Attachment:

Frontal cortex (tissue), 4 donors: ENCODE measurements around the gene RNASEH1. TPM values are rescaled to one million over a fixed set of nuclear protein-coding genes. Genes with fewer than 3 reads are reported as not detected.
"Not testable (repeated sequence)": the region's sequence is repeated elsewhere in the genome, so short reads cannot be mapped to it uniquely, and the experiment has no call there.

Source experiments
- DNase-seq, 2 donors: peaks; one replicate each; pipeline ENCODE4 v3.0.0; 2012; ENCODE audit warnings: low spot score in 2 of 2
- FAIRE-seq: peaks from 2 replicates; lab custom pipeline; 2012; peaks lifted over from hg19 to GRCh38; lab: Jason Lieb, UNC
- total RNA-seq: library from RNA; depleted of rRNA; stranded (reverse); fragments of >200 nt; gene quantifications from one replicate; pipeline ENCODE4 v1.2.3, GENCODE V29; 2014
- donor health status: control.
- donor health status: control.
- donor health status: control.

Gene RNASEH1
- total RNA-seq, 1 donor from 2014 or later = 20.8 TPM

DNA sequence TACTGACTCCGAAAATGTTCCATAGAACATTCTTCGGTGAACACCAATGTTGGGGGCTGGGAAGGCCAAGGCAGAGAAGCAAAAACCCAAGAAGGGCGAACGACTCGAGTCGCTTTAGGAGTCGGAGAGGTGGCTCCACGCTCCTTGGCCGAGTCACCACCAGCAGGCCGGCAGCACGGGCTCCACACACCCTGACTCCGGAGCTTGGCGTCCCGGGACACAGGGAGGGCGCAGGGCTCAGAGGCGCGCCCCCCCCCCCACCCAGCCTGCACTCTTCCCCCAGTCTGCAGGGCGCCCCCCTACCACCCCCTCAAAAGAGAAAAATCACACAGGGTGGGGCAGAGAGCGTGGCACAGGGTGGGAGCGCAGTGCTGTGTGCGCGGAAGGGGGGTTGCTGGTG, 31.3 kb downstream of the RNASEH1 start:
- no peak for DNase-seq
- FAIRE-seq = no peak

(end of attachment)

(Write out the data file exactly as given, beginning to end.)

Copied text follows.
Frontal cortex (tissue), 4 donors: ENCODE measurements around the gene RNASEH1. TPM values are rescaled to one million over a fixed set of nuclear protein-coding genes. Genes with fewer than 3 reads are reported as not detected.
"Not testable (repeated sequence)": the region's sequence is repeated elsewhere in the genome, so short reads cannot be mapped to it uniquely, and the experiment has no call there.

Source experiments
- DNase-seq, 2 donors: peaks; one replicate each; pipeline ENCODE4 v3.0.0; 2012; ENCODE audit warnings: low spot score in 2 of 2
- FAIRE-seq: peaks from 2 replicates; lab custom pipeline; 2012; peaks lifted over from hg19 to GRCh38; lab: Jason Lieb, UNC
- total RNA-seq: library from RNA; depleted of rRNA; stranded (reverse); fragments of >200 nt; gene quantifications from one replicate; pipeline ENCODE4 v1.2.3, GENCODE V29; 2014
- donor health status: control.
- donor health status: control.
- donor health status: control.

Gene RNASEH1
- total RNA-seq, 1 donor from 2014 or later = 20.8 TPM

DNA sequence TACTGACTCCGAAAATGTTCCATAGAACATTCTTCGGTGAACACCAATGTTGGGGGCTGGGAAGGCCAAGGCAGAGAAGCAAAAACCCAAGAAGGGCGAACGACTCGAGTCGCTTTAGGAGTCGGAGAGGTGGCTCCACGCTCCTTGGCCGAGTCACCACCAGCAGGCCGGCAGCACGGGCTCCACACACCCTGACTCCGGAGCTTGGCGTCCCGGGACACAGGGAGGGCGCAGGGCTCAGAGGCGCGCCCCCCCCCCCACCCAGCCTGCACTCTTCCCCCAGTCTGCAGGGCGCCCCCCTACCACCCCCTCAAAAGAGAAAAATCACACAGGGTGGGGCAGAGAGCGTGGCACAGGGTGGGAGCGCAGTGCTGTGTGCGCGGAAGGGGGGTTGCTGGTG, 31.3 kb downstream of the RNASEH1 start:
- no peak for DNase-seq
- FAIRE-seq = no peak